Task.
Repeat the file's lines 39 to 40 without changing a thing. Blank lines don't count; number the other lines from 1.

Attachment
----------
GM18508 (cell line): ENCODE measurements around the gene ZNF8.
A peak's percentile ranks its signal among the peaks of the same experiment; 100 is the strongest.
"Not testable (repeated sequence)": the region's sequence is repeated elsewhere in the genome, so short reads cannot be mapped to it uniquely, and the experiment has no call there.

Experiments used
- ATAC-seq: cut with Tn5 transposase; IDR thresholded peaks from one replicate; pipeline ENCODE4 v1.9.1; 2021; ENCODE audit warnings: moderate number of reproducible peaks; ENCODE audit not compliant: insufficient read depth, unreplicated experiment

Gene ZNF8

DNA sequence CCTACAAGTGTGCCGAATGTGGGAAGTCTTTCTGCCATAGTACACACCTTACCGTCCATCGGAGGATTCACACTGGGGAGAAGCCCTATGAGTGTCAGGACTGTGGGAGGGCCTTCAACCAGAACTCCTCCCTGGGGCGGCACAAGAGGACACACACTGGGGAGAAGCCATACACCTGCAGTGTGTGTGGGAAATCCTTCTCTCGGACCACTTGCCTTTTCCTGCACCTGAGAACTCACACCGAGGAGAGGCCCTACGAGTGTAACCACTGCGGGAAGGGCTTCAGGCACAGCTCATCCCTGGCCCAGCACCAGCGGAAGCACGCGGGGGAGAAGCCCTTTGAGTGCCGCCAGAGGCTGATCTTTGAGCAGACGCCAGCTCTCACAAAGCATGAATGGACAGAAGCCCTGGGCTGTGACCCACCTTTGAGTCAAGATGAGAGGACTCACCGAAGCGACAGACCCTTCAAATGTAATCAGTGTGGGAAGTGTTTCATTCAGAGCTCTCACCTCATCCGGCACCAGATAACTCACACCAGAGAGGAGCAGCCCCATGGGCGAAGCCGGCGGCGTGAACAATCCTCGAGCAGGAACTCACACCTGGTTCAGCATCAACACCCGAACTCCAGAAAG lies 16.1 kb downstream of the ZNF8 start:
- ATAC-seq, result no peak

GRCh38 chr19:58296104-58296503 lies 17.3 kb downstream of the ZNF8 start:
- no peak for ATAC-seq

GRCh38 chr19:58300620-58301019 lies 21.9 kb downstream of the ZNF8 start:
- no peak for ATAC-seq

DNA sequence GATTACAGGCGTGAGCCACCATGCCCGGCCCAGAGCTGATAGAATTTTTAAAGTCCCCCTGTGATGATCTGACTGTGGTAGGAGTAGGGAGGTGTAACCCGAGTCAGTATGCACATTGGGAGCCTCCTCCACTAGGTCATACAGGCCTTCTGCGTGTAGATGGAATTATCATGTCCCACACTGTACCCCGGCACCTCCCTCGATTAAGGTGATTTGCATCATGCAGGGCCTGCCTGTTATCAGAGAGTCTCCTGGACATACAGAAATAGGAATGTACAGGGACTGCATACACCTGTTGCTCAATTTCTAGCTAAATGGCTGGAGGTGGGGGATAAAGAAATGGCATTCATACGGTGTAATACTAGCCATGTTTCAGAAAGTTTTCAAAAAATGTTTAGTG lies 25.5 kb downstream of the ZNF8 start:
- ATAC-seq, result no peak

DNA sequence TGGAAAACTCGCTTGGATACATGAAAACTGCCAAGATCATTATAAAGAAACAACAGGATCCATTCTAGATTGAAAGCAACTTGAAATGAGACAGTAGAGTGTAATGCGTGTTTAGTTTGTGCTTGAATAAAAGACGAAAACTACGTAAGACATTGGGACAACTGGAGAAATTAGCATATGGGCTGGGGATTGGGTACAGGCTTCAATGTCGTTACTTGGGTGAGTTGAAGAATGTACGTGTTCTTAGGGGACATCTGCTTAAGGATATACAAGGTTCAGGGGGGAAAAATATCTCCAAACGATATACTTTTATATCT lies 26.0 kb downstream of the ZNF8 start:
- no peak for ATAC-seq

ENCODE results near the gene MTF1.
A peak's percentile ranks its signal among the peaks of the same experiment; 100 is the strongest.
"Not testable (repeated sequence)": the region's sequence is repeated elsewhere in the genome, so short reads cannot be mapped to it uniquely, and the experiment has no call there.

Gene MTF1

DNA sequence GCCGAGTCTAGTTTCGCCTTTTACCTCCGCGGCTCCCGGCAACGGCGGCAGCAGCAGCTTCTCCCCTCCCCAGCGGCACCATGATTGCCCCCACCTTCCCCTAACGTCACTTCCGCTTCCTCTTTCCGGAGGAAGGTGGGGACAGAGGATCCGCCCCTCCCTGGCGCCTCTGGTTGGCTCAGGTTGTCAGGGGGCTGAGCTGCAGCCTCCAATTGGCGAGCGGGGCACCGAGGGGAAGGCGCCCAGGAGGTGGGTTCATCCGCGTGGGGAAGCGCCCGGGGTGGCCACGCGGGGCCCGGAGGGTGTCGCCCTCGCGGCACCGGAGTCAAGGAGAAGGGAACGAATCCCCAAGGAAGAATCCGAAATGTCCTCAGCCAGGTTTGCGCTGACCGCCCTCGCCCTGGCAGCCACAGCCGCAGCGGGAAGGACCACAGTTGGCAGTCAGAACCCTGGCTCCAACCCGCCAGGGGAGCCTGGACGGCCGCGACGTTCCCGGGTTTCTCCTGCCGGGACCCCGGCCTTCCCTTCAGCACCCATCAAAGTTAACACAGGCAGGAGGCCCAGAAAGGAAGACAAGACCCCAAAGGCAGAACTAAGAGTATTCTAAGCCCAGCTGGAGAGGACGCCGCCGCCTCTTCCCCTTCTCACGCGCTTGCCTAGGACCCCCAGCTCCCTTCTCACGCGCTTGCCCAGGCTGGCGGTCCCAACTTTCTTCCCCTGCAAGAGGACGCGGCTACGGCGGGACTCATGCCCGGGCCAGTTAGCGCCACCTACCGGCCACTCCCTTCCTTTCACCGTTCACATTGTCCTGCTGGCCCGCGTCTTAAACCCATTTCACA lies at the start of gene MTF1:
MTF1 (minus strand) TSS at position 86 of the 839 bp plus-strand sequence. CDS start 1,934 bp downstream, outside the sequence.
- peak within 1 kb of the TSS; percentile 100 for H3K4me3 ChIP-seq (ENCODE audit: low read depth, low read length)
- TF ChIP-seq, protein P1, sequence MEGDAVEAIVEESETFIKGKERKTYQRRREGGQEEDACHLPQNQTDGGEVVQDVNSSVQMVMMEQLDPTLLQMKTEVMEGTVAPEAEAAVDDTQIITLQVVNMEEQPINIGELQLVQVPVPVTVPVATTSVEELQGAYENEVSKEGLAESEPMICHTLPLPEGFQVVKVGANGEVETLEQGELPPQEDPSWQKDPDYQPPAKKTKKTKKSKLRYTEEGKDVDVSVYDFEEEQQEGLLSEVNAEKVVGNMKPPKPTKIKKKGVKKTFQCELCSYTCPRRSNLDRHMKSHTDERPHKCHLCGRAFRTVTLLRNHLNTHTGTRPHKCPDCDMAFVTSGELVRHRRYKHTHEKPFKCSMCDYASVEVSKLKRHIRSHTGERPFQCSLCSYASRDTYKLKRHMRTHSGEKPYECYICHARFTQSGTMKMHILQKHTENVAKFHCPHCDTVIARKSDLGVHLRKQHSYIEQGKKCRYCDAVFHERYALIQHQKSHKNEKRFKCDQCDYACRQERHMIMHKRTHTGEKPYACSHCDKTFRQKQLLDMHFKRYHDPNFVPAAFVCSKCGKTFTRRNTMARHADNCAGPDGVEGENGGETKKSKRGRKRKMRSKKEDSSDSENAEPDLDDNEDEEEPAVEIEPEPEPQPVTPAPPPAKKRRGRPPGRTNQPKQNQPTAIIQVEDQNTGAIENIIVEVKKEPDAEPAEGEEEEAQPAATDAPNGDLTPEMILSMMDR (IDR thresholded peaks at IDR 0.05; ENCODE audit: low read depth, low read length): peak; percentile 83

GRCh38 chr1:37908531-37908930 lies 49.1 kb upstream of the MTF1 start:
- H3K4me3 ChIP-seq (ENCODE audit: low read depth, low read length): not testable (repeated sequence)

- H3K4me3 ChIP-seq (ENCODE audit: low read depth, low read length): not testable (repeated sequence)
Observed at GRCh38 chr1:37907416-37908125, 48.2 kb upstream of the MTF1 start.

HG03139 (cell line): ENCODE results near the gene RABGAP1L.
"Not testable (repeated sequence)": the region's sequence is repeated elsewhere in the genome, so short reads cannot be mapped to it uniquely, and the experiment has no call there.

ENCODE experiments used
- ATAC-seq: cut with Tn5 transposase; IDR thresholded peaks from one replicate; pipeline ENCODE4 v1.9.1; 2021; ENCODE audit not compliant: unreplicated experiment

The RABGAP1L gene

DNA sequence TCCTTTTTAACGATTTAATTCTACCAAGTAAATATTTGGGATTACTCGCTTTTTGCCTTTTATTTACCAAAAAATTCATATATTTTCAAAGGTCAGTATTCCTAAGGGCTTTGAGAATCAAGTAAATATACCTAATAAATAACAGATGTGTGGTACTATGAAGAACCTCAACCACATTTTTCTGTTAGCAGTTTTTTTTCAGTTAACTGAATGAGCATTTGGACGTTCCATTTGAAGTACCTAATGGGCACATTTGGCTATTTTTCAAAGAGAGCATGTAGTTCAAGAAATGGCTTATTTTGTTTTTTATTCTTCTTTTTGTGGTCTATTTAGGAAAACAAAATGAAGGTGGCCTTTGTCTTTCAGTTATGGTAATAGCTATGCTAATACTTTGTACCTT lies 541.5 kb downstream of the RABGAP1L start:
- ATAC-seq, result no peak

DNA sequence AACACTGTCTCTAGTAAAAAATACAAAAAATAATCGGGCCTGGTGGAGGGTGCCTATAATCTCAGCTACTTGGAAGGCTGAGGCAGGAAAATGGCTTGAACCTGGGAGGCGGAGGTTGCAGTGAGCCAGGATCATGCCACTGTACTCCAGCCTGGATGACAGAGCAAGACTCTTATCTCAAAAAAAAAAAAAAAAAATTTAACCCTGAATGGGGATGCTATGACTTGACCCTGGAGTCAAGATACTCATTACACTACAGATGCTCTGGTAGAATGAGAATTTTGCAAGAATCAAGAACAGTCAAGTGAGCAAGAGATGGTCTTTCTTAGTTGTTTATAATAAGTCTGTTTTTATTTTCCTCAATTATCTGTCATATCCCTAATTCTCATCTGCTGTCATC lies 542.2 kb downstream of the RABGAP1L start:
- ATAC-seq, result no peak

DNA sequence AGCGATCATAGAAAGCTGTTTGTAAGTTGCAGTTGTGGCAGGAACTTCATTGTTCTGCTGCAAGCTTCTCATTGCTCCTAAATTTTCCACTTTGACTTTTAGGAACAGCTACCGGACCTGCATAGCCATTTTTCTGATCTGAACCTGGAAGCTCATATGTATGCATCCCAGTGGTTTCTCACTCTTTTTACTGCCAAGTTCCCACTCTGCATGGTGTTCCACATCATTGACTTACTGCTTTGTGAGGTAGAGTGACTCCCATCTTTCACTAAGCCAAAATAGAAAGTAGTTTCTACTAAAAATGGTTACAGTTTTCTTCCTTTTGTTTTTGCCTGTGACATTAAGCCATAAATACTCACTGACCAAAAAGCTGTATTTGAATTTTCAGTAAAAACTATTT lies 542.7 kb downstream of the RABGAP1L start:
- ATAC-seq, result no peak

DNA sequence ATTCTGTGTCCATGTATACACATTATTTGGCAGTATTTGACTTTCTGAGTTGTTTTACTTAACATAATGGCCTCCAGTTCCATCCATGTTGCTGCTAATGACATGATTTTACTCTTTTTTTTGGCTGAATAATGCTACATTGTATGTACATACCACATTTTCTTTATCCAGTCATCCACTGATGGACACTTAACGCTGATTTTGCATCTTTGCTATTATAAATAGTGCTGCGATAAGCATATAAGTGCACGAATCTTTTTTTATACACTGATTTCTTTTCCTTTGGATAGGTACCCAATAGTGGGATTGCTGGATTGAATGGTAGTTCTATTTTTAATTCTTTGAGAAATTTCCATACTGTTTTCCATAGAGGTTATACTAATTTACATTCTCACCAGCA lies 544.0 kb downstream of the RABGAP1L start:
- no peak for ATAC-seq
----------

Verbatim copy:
- ATAC-seq, result no peak

DNA sequence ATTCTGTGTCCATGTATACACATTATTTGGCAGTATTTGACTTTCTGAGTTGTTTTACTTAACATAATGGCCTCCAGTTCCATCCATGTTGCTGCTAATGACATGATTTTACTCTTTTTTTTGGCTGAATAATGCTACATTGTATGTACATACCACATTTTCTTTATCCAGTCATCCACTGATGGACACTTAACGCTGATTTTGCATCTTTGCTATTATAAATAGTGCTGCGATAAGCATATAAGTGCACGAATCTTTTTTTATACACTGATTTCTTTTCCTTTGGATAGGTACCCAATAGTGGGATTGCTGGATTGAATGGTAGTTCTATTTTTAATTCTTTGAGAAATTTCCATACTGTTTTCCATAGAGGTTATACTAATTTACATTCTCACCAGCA lies 544.0 kb downstream of the RABGAP1L start: